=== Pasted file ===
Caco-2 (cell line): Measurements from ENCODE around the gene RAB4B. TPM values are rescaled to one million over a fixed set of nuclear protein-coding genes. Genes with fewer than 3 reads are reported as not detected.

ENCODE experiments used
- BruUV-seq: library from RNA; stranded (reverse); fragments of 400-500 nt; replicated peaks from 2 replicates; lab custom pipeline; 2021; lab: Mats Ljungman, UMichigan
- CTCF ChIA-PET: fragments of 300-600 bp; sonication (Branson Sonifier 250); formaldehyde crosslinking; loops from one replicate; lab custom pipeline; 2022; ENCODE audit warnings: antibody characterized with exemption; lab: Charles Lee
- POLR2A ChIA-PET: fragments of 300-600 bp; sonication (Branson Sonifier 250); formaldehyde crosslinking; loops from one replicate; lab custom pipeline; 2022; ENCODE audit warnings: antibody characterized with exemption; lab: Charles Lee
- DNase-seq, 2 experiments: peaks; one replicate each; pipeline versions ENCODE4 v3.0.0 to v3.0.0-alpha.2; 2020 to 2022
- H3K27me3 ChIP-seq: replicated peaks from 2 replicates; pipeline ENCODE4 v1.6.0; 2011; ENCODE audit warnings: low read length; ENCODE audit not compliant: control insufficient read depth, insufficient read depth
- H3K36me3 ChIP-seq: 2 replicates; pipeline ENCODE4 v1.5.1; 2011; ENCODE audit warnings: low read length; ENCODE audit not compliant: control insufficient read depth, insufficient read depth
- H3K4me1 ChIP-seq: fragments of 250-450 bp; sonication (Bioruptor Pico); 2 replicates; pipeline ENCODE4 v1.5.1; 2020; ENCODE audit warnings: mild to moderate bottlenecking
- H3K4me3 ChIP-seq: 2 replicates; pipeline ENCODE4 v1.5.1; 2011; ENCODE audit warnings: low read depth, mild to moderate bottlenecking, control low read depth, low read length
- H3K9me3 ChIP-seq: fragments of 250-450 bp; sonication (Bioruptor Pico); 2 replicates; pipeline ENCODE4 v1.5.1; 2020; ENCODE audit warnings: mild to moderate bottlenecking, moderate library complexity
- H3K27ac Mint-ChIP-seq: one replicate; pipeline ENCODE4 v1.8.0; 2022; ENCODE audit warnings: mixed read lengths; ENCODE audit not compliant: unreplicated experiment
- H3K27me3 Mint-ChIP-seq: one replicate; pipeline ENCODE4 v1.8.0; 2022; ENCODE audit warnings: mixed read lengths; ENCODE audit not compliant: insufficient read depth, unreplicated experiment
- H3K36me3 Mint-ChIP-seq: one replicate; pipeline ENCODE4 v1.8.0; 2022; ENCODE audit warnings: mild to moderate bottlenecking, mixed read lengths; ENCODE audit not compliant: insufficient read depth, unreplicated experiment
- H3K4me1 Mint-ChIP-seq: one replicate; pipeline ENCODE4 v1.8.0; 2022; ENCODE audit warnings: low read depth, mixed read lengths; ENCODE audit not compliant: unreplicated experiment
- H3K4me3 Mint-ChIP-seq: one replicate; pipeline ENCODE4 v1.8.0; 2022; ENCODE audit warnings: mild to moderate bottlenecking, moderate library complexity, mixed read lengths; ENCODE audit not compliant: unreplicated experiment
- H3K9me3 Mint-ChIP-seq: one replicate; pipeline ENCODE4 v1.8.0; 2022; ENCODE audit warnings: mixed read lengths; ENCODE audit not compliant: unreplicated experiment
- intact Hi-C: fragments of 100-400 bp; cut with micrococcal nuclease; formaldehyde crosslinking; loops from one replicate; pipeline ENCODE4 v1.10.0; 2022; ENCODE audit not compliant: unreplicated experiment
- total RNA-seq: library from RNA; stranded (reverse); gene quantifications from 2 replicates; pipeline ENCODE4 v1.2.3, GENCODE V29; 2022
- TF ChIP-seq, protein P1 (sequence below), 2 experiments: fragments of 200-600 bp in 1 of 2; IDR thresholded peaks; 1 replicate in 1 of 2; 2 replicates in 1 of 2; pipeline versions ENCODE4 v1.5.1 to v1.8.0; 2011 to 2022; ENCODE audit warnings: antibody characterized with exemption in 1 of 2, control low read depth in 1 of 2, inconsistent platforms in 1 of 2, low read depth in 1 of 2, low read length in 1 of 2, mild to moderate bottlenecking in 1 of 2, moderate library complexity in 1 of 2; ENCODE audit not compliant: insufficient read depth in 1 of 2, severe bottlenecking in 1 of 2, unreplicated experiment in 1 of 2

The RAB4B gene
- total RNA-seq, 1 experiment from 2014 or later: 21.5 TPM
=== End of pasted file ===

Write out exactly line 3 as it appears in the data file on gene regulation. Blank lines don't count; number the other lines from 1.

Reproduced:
- BruUV-seq: library from RNA; stranded (reverse); fragments of 400-500 nt; replicated peaks from 2 replicates; lab custom pipeline; 2021; lab: Mats Ljungman, UMichigan